One piece of data not included in Airbnb’s numbers, however, are the number of entire home listings that are rented for more than 90 days a year, which could have provided more insight into the number of illegal operators using the platform.
Airbnb, however, says it remains committed to removing these bad actors. It said nearly 100 such listings were removed in San Francisco this January, 92 were removed in June 2015, and 26 were taken down in September 2015.
Airbnb has been known to remove bad actors before, with the added effect of misrepresenting the data it makes public. In February, the company confirmed it did, in fact, remove some 1,500 questionable New York City listings prior to releasing information about its operations in the city on Nov. 17, 2015. Because those listings were removed, the numbers Airbnb presented did not accurately reflect the proportion of Airbnb hosts in New York with multiple listings, who may be running illegal hotels.
Comparing the L.A. Data from AH&LA and Airbnb
Examining the data sets on Los Angeles from AH&LA and Airbnb portray two very different cities, and that’s why it’s difficult to quantify exactly how many bad actors are actually operating on Airbnb — the numbers seem to vary so widely.
Here are highlights from the Penn State/AH&LA study, which looked at the period from October 2014 to September 2015:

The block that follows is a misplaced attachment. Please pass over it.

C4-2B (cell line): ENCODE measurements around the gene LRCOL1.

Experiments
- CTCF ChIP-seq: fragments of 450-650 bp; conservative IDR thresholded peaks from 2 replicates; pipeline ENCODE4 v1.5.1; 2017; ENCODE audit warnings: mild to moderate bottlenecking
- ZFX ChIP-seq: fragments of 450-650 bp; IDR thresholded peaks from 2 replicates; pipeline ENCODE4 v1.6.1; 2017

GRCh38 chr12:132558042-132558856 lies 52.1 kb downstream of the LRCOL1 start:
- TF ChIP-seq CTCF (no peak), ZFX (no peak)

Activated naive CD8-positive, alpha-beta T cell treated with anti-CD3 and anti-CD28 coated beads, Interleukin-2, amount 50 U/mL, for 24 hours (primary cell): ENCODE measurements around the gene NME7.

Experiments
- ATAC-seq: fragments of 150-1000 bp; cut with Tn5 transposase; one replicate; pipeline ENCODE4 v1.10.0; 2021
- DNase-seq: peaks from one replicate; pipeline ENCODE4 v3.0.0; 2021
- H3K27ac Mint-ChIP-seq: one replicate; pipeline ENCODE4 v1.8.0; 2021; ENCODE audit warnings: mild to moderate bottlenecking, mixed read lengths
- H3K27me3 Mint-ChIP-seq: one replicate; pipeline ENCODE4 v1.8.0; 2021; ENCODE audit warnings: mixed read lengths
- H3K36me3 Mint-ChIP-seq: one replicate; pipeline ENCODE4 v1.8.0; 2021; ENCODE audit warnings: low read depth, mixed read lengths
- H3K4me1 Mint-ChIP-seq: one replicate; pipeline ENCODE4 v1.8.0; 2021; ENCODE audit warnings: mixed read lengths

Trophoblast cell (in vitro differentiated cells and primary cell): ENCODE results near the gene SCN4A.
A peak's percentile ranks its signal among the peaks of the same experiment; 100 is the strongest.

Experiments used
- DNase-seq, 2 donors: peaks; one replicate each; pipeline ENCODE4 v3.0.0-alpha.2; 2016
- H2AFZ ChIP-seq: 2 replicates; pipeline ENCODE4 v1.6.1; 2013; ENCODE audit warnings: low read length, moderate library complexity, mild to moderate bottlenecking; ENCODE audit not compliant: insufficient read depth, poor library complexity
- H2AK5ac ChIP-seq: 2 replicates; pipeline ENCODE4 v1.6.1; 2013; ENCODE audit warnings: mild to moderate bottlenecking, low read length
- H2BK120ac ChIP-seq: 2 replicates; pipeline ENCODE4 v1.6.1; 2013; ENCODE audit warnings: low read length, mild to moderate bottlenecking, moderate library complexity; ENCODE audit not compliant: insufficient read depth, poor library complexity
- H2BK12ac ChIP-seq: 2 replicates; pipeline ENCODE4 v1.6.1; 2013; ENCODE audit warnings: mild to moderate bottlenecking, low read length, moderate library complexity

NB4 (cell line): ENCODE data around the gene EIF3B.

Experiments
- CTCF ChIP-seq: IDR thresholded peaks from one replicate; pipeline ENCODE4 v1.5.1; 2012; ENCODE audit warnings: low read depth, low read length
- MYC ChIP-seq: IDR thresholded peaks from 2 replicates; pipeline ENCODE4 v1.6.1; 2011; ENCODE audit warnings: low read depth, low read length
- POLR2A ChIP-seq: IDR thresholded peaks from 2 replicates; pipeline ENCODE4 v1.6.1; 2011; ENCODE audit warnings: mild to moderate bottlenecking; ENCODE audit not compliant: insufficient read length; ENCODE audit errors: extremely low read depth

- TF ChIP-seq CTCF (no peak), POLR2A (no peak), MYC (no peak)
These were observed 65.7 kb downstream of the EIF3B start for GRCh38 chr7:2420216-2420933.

• Twenty-two percent of Airbnb hosts in Los Angeles listed properties for rent for more than 180 days per year, generating more than $180 million in revenue, nearly 70 percent of all of Airbnb’s revenue in the area
• While only 4 percent of Airbnb hosts in the Los Angeles region listed properties for rent more than 360 days a year, they made more than 30 percent of Airbnb’s revenue, which is close to $80 million.
• The top five Los Angeles area zip codes with the most properties listed on Airbnb account generated close to $81 million, or 31 percent, of Airbnb’s revenue in the Los Angeles metropolitan area.
• The most popular zip code for the number of Airbnb hosts and listings is 90291, which includes the neighborhoods of Venice, Venice Beach, and Oakwood; those hosts made nearly $33 million in revenue.
• If Airbnb hosts in the Los Angeles region were required to pay the 15.7 percent total LA lodging tax rate, they would have owed more than $41 million in local taxes.
Needless to say, Airbnb believes AH&LA’s study is not accurate, and it pointed out that the company is working with the city to allow Airbnb to collect taxes from its hosts.
The company issued the following statement regarding the AH&LA report: “This factually inaccurate study was paid for by the hotel industry and is intended to mislead and manipulate. Over the last two years, LA officials have heard from thousands of middle class Angelenos urging the city to adopt clear, fair rules for home sharing and allow Airbnb to collect taxes on behalf of hosts. Airbnb initiated a dialogue with city officials about enabling the platform to remit taxes on behalf of users in late 2014, and we welcome AHLA’s support in moving that process forward.”